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02.26.2013 Looking into the Crystal Ball: The OECD report Addressing Base Erosion and Profit Shifting

BY: GREGORY T. BRYANT

 

On February 12, 2013, the Organization for Economic Cooperation and Development (the “OECD”) published its 93-page report, “Addressing Base Erosion and Profit Shifting” (the “Report”).  Drafted at the request of the G20 in their November 2012 meeting in Mexico, the Report is currently being discussed at the February 2013 meeting of the G20 in Moscow.  The Report finds that multinational entities (“MNEs”) are manipulating tax rules to reduce or eliminate taxation of profits.  The Report concludes that, although technically legal, these tax practices often cause inappropriate and unfair outcomes.

 

The OECD proposes to develop an initial comprehensive action plan dealing with the issues raised in the Report.  The plan will be presented to the OECD’s Committee on Fiscal Affairs at its next meeting in June 2013. 

  

The Report generally acknowledges that “current international tax standards may not have kept pace with changes in global business practices, in particular in the area of intangibles and the development of the digital economy.”  The Report also reflects a growing suspicion that transfer pricing rules are being used to achieve base erosion. 

 

The Report concludes that, in addition to a need for increased transparency on effective tax rates of MNEs, “key pressure areas” include those related to:

  • International mismatches in entity and instrument characterization, including hybrid mismatch arrangements and arbitrage;
  • Application of treaty concepts to profits derived from the delivery of digital goods and services;
  • The tax treatment of related party debt-financing, captive insurance and other intra-group financial transactions;
  • Transfer pricing, in particular in relation to the shifting of risks and intangibles, the artificial splitting of ownership of assets between legal entities within a group, and transactions between such entities that would rarely take place between independents;
  • The effectiveness of anti-avoidance measures, in particular GAARs, CFC regimes, thin capitalization rules and rules to prevent tax treaty abuse; and
  • The availability of harmful preferential regimes.

Glimpsing into the future is not too difficult in this case.  As stated on pages 52-53 of the Report, the OECD tells us that the different components of the action plan will include proposals to develop:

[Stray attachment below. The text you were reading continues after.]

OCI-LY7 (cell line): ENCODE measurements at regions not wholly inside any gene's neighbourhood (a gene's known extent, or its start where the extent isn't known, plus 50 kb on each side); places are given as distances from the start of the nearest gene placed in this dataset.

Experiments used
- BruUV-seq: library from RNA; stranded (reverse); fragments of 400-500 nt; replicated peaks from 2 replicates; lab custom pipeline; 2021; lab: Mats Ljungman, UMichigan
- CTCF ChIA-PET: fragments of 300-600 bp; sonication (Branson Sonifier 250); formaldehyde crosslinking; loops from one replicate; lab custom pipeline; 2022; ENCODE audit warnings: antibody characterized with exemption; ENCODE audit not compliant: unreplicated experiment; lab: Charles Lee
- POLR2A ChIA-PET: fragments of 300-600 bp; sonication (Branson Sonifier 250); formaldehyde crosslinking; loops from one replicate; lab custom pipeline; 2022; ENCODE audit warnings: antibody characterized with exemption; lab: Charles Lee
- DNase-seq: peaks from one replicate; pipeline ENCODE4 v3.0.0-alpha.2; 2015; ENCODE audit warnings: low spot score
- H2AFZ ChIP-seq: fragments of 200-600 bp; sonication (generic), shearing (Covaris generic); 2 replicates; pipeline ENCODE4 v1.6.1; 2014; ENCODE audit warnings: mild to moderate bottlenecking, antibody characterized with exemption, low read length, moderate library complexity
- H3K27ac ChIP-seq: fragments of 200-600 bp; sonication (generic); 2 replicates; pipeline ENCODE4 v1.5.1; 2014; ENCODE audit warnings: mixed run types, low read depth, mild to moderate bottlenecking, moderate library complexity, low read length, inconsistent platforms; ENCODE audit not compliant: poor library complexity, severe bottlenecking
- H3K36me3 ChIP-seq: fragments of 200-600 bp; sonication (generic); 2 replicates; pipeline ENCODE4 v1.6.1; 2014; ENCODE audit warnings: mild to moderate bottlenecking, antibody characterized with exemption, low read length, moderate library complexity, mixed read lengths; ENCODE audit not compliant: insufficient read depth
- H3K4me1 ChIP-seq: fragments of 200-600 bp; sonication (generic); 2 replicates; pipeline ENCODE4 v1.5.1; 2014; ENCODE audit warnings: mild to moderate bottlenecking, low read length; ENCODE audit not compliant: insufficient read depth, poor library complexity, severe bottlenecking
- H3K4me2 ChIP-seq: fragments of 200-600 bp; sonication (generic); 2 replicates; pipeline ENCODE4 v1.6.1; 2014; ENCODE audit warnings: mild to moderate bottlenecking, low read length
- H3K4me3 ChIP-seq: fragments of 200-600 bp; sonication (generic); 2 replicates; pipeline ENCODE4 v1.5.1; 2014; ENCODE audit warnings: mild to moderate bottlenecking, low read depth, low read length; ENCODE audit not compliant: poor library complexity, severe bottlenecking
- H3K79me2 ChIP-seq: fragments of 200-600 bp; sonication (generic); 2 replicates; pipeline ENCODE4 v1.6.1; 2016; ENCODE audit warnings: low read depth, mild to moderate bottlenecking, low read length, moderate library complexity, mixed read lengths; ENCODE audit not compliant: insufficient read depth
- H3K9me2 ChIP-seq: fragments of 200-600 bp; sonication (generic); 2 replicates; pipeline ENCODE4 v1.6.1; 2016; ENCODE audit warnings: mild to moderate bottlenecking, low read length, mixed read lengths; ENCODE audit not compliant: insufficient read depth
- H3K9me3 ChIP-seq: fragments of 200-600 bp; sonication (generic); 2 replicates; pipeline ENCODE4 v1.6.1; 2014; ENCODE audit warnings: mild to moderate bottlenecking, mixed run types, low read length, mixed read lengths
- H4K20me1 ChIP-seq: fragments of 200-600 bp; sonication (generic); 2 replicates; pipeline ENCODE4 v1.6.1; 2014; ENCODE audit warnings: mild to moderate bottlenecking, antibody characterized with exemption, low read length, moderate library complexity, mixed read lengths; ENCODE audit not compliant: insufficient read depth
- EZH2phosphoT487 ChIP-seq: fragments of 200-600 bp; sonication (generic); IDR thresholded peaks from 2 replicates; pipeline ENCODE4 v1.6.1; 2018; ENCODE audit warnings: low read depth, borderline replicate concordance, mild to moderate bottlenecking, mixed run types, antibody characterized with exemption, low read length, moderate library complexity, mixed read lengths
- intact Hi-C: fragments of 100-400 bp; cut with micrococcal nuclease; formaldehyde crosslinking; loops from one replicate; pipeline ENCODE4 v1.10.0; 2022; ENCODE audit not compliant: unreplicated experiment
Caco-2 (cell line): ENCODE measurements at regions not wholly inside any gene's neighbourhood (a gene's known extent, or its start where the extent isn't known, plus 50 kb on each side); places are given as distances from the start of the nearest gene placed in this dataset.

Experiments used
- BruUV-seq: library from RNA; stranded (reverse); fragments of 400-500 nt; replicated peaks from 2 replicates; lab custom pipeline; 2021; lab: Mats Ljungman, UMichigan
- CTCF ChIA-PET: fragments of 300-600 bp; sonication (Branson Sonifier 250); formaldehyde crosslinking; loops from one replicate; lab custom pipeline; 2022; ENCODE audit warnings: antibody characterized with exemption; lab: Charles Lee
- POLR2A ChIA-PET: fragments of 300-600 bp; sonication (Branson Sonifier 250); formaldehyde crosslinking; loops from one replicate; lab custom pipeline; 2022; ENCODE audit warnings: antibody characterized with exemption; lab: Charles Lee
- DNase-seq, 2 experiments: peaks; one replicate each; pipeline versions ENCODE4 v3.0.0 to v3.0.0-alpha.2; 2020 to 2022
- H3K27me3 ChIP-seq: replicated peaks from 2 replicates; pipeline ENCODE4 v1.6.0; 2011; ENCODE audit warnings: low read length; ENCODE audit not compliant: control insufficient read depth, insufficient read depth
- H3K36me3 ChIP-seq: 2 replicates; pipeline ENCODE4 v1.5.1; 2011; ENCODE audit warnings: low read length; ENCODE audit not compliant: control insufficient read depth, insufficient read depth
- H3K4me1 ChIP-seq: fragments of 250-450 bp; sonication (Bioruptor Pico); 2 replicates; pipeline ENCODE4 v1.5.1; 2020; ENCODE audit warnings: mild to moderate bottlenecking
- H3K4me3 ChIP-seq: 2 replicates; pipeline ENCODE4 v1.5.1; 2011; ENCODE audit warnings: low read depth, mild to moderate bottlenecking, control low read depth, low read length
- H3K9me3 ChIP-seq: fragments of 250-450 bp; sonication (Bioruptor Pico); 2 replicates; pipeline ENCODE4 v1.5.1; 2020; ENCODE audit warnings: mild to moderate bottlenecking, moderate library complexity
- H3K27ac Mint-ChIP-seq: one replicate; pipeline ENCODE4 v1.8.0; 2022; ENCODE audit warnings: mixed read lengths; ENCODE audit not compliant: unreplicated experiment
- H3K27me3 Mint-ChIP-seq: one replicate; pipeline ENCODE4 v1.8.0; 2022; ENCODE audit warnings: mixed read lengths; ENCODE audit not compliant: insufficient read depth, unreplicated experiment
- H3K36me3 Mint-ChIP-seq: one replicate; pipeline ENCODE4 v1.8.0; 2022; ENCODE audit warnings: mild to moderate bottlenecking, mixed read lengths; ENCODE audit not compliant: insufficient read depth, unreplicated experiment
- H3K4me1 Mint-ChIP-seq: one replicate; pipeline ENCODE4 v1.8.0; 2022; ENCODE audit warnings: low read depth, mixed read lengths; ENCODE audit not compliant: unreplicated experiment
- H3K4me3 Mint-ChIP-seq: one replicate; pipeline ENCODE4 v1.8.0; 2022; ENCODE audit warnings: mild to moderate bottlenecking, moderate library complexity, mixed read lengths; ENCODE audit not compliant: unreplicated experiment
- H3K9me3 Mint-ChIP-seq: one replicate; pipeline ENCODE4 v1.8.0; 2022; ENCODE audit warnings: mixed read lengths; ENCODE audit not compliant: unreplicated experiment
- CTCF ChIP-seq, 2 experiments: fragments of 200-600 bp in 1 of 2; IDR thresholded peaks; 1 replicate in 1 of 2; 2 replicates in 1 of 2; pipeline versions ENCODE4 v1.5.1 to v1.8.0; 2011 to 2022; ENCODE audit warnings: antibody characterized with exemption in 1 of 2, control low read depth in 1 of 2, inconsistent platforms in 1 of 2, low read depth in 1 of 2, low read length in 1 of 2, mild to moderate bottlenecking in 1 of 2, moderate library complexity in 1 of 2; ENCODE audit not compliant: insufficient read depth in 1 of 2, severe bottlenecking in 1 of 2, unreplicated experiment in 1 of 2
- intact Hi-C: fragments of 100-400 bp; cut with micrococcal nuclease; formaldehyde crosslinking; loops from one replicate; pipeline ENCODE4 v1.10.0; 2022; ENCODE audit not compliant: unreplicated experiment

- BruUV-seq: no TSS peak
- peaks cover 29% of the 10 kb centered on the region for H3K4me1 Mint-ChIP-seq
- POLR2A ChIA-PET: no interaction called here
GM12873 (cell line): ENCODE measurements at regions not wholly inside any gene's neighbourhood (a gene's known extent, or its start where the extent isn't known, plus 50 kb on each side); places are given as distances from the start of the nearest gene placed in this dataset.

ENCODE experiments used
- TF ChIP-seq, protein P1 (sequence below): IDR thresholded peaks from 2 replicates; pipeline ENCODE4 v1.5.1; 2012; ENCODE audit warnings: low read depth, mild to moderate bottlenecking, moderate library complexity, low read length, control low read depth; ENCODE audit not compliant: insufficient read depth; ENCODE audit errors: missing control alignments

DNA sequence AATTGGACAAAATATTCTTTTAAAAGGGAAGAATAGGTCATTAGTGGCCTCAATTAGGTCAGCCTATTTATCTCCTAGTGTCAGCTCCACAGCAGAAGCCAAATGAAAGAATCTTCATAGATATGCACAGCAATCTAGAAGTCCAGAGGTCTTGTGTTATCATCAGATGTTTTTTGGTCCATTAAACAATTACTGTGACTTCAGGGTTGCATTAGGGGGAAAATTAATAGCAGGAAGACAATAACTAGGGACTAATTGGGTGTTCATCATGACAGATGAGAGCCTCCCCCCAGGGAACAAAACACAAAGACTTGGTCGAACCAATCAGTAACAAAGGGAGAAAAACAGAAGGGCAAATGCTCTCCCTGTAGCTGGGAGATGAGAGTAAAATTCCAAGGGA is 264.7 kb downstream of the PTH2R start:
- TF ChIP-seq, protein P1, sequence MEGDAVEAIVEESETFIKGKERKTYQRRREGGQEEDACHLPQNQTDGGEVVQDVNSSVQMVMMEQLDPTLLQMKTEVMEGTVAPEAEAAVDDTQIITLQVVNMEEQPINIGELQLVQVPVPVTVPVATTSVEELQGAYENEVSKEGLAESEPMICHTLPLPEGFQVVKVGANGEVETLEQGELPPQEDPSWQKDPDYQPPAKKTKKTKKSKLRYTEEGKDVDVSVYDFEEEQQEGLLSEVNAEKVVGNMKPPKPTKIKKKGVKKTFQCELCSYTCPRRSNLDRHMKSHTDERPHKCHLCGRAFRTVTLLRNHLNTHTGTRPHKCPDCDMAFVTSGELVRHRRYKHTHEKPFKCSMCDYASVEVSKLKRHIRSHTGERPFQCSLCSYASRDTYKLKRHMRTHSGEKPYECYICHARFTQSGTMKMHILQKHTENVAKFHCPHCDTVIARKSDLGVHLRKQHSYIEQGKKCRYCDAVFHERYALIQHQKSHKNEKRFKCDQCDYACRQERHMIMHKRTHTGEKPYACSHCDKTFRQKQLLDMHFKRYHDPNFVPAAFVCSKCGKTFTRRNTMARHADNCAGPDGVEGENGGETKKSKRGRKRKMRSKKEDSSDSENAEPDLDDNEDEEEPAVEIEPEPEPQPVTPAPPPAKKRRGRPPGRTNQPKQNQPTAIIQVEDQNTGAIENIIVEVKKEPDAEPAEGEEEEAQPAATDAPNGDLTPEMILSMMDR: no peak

• Instruments to end or neutralize the effects of hybrid mismatch arrangements and arbitrage;
  • Improvements or clarifications to transfer pricing rules to address specific areas where the current rules produce undesirable results from a policy perspective (the current work on intangibles, which is a particular area of concern, would be included in a broader reflection on transfer pricing rules);
  • Updated solutions to the issues related to jurisdiction to tax, in particular in the areas of digital goods and services (these solutions may include a revision of treaty provisions);
  • More effective anti-avoidance measures, as a complement to the previous items.  Anti-avoidance measures can be included in domestic laws or included in international instruments (examples include general anti-avoidance rules, controlled foreign companies rules, limitation of benefits rules and other anti-treaty abuse provisions);
  • Rules on the treatment of intra-group financial transactions, such as those related to the deductibility of payments and the application of withholding taxes; and
  • Solutions to counter harmful regimes more effectively, which also would take into account such factors as transparency and substance.

Get ready for more transparency and pressure on transfer pricing.  Migrations of intangible property will become more controversial.  MNE’s need to be aware that substance is necessary, meaning people in places doing meaningful things.  In addition, obtaining up-to-date documentation for transfer pricing is good risk management. 

 

The digital economy will continue to innovate much faster than tax policy, but in the end all successful business models generate cash.  MNE’s need to have a strategy for explaining why the cash flowed to the ultimate recipient.  Building the foundation to support your outcome requires a lot of forethought, and will need to be supported by business transactions.